—Rollie Welch
Children's Literature
Twelve-year-old Richard lives a lonely life. Fatherless and sharing a home with a reserved mother who provides etiquette advice to readers in the local paper, he spends his days learning about ancient Rome under the tutelage of his hired teacher. When Richard learns that he has the ability to enter paintings and communicate with the figures that inhabit them, he is drawn into a mystery that calls into question what he believes to be true about his past. As he pieces together the clues that tie together a collection of paintings, he uncovers the truth about his real mother, the artist who paints her, and his own identity. Densely written with language that sometimes hinders engagement, the novel is unlikely to appeal to a wide array of young readers. It is difficult to develop a sense of empathy for Richard and his plight due his lack of development and distanced portrayal; we do not really know what moves, angers, or inspires him. Although the novel is centered around an interesting premise, it fails to entice readers to stick with the story and see the mystery through to the end. 2004, Dial Books, Ages 12 to 16.
—Wendy Glenn, Ph.D.
School Library Journal
Gr 7-9-Richard talks to the characters in paintings; they respond. They seem to be telling him that he has forgotten something important in his past. Confused and friendless, the boy lives with his mother, who has told him that his father drowned in a shipwreck. A tutor teaches him at home, but he can't remember why he has been sent away from school. Second-rate, slightly altered copies of famous paintings are being stolen from galleries in his city, and they become clues for Richard. For most of this novel, readers wonder if they are reading about the descent into madness of a bewildered and disturbed boy. It is only in the last dozen or so pages that the story becomes somewhat clearer. Readers learn that nine years ago, when Richard was three, he spied on his uncle, a painter for whom Richard's mother, Annabel, was modeling and with whom she was having an affair. When she tells him that she is involved with another man, the painter murders her and Richard witnesses the crime. His aunt, Annabel's sister, ships her husband off to a mental institution and raises the boy as her own. Richard realizes that his aunt has loved him, and is ready to go back to school and get on with his life. Minimally drawn characters and a weak plot that is puzzling and ambiguous give this brooding tale limited appeal. There is an impressionistic, surreal quality to the novel that makes it difficult to read.-Connie Tyrrell Burns, Mahoney Middle School, South Portland, ME Copyright 2004 Reed Business Information.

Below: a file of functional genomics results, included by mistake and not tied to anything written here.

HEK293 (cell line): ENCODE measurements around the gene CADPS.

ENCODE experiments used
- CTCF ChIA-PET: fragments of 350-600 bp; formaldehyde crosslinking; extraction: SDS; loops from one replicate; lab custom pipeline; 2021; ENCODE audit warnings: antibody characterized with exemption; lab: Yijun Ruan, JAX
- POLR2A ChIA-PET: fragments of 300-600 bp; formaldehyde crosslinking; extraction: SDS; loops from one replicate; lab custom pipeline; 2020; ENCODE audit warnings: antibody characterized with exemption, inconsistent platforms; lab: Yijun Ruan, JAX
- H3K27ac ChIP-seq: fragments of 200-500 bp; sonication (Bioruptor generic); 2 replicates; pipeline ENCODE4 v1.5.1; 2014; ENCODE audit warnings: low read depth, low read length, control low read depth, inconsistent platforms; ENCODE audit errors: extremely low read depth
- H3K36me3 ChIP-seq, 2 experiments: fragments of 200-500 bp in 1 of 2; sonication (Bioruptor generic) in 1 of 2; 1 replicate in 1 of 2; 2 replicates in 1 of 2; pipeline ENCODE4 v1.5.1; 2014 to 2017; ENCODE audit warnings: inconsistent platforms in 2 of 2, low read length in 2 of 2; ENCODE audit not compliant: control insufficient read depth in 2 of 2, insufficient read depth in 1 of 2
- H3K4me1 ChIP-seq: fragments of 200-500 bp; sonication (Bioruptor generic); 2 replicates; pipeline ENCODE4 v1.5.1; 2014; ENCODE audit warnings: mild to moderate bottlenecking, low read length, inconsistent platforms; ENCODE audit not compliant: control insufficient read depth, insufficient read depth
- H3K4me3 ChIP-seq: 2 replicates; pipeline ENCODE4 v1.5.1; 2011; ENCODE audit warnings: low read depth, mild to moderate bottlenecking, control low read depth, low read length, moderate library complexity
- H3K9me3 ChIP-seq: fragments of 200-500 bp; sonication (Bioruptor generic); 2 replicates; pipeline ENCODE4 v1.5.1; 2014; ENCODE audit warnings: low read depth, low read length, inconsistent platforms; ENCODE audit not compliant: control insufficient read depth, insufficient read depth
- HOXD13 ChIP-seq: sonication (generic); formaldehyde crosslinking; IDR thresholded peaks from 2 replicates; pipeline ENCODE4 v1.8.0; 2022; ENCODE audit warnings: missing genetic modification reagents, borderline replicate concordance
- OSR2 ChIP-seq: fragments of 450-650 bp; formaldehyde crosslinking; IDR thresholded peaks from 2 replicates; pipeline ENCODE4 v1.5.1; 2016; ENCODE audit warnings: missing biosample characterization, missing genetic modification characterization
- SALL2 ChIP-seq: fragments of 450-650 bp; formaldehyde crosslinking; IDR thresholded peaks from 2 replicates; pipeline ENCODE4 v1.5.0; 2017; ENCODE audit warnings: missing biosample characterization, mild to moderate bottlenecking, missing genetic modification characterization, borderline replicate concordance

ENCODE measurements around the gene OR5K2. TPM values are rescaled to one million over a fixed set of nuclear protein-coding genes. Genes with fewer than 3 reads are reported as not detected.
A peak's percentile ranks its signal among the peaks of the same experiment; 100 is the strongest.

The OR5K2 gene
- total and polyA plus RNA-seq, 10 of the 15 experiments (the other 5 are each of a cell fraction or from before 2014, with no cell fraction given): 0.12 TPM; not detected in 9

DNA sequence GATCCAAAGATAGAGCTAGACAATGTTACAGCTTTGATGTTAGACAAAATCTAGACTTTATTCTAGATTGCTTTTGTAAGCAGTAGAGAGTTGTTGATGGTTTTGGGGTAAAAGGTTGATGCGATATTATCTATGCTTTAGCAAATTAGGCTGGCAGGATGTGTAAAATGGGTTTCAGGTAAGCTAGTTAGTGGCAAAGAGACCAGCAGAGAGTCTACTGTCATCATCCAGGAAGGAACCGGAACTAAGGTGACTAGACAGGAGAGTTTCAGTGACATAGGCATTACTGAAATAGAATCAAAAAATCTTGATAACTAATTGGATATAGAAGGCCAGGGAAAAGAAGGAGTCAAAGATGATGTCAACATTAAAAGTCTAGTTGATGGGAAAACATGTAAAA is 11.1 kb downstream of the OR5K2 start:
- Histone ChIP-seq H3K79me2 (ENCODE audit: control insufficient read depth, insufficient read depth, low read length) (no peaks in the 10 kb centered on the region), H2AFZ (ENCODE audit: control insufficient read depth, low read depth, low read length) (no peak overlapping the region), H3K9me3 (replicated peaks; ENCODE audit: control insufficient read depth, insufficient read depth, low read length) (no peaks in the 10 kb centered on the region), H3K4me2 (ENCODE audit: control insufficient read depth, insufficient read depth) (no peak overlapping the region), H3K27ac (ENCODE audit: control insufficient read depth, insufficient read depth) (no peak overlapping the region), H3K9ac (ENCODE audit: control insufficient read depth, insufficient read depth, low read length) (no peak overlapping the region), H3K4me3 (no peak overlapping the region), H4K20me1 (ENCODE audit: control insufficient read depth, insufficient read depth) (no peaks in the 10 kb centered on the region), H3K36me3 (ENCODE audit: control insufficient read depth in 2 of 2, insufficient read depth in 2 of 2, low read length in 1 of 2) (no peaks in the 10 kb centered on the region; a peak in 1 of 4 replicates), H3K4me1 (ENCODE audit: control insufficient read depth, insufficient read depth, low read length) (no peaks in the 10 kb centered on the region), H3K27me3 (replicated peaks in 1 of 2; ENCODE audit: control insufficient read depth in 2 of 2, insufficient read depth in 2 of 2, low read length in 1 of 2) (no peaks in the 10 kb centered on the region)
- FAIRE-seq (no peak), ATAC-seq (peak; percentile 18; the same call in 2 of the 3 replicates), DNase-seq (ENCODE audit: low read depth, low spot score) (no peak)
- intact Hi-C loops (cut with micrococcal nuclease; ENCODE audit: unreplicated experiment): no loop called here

Kirkus Reviews
Young Richard (12) is a mover; he has the eerie ability to move into and out of paintings, where the figures speak to him and he to them. Victorian archness, a foreboding atmosphere, and the strangeness of his widowed mother, who writes a manners column, contour the plot that slowly builds into a surreal tale akin to The Portrait of Dorian Gray as emotions funnel around the void in Richard's life dominated by paintings. As he searches for stolen paintings by F. Jones that seem to hold the key to his foggy past, Richard pieces together the twisted tale of unseemly family entanglements image by remembered image, daubed with waves, maps, a woman in a blue dress, and his father's death. The 11 paintings that Richard enters are listed at the end along with the location where they are held on display. The gaslight-like pace and dark uneasiness that hovers between reality and fantasy will require a sophisticated reader. Plodding, but bizarrely intriguing. (Fiction. YA)

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Product Details

Dial Books for Young Readers
Publication date:
Product dimensions:
5.78(w) x 8.60(h) x 0.86(d)
Age Range:
12 Years